Directed by Nicholas Hytner
Pros: Interesting and light-hearted story, some good performances and a superb set design.
Cons: A little silly in places, and quite hard to concentrate at first because of the accents.
Our Verdict: Not the National’s best, but still very good and worth a trip!
As always, it remains our intention to see everything that the National
has to offer. So as part of a mop up of shows that we haven’t seen, we took ourselves off to see Travelling Light
, several months behind all the real critics. I’d heard mixed things – there are a few good reviews out there, but an equal number of people saying that it is hard to take it seriously and that it’s a bit bland. Having now seen it I understand why it has split opinion, but that doesn’t change the fact that I thought it was a lovely and actually a rather interesting piece of theatre.
Nicholas Wright’s new piece is about the imaginary birth of movie-making. Set in remote Eastern Europe, it tracks the story of Motl Mendl, a young lad who is fascinated with the moving images created by his father’s cinematograph (an amazingly accurate prop, complete with flickering limelight projector). Jacob, a local merchant, is also in awe of the moving images, and he provides the money for Mendl to make what are in essence the earliest forms of movies. There is also a love interest in the form of the beautiful Anna, the girl that is sent to help him make the films. During the course of the story, we see the earliest examples of editing and special effects, and we also see the all-too-familiar clash between the artist and the budget. Forty years later, Mendl is a famous Hollywood film director and he looks back over his life, pondering what he gave up when he left Eastern Europe.
So let’s get the negatives out the way first. The accents do occasionally make it hard to take it seriously, especially Jacob’s (portrayed by Anthony Sher). When I first heard it, all I could think of was Sergei from the Compare the Market adverts. I’m not sure if this is how Nicholas Hytner intended it to be; perhaps it is a deliberate attempt to match the performances to the light-hearted nature of the story for instance? I don’t accept criticisms of the play itself; it is light-hearted and a bit silly, but it’s a nice story and despite being fictional it does give an interesting insight into the world of early movie-making. It does have a few clichés and Jewish stereotypes in there, and these are perhaps what lends itself to criticism. Overall though, I have few complaints.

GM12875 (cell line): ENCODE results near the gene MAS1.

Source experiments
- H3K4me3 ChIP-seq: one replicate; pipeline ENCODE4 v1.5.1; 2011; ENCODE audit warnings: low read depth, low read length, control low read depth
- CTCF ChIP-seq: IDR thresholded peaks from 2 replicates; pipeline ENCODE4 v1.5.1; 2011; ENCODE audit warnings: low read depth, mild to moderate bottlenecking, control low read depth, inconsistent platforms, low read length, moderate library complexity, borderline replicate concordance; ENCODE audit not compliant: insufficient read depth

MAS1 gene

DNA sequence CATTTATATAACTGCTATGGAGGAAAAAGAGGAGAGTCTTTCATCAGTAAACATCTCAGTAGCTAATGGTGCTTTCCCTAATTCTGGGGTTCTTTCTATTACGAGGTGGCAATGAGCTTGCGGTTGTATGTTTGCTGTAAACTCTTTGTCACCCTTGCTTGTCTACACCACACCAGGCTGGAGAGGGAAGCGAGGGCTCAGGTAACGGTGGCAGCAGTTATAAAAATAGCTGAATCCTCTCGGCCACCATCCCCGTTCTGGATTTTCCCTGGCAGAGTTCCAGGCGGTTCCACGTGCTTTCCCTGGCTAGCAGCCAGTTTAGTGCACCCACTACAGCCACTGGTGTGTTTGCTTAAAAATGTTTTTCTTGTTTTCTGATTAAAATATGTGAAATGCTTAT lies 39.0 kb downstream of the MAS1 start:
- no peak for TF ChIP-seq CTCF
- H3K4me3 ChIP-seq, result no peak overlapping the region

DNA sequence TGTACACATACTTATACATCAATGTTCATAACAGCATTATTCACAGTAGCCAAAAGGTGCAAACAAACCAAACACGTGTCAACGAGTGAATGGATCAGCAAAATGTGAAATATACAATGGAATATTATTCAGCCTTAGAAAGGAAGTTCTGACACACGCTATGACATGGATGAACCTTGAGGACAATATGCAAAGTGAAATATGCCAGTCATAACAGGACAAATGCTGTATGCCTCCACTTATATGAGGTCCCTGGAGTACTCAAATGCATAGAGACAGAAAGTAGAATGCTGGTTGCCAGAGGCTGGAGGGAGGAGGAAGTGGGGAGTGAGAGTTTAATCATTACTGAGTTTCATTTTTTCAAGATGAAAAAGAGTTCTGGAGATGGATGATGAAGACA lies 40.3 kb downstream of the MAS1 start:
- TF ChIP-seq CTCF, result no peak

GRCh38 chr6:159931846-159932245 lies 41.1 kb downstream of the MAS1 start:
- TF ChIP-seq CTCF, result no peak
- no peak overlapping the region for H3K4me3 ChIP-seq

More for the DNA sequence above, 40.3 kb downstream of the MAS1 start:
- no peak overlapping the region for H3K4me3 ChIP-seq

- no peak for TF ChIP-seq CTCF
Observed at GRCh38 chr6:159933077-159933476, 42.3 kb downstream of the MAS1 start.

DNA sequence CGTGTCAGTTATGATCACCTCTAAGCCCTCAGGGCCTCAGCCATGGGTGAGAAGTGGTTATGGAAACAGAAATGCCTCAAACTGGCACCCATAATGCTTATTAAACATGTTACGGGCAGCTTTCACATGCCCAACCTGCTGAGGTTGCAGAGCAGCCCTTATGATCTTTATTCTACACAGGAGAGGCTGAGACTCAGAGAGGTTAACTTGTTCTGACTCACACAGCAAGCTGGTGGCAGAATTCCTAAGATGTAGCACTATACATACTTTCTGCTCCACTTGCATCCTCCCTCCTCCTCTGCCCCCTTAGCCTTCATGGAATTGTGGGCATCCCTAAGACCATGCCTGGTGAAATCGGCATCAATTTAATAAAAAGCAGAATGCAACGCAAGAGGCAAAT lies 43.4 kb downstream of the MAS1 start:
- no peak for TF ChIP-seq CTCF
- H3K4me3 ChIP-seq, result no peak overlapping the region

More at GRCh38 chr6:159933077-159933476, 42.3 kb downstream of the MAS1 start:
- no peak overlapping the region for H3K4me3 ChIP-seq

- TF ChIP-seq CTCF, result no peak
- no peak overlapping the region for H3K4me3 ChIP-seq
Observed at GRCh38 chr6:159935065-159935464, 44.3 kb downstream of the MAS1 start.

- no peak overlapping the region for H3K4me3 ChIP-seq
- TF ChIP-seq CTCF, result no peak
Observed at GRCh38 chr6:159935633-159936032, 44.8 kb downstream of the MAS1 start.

The story is held together well by some good performances. Damien Molony, playing the young Mendl, is excellent as the young and rather naïve director, and his relationship with Anthony Sher’s Jacob is brilliantly brought to life by the two performers. We see a real journey in this partnership, as Mendl goes from feeling gratitude towards Jacob to resentment as he uses his money to push Mendl around. Lauren O’Neil is also very good as Anna, the girl who is loved by both Jacon and Mendl, and this adds an extra dimension to this on-stage love triangle.
On this occasion however, my biggest praise for the evening goes to designer Bob Crowley, who really has created a wonderfully appropriate set. Downstage is the interior of the Eastern European house, and upstage is a fantastic ‘movie village’, a small scale model village showing rooftops and the lit outline of a village. It’s a really fantastic set, and one of those designs where you recognise half way through the show how clever it is.
Travelling Light is an interesting and light-hearted take on the birth of movie making. It isn’t factual, and it is a bit silly in places, but it’s a good evening of entertainment, and it engaged me throughout. As I mentioned, it certainly isn’t the best thing I’ve seen in London, but it’s a good show and it is certainly worth going to see it. As always with the National, even their less good shows are still pretty darn good!
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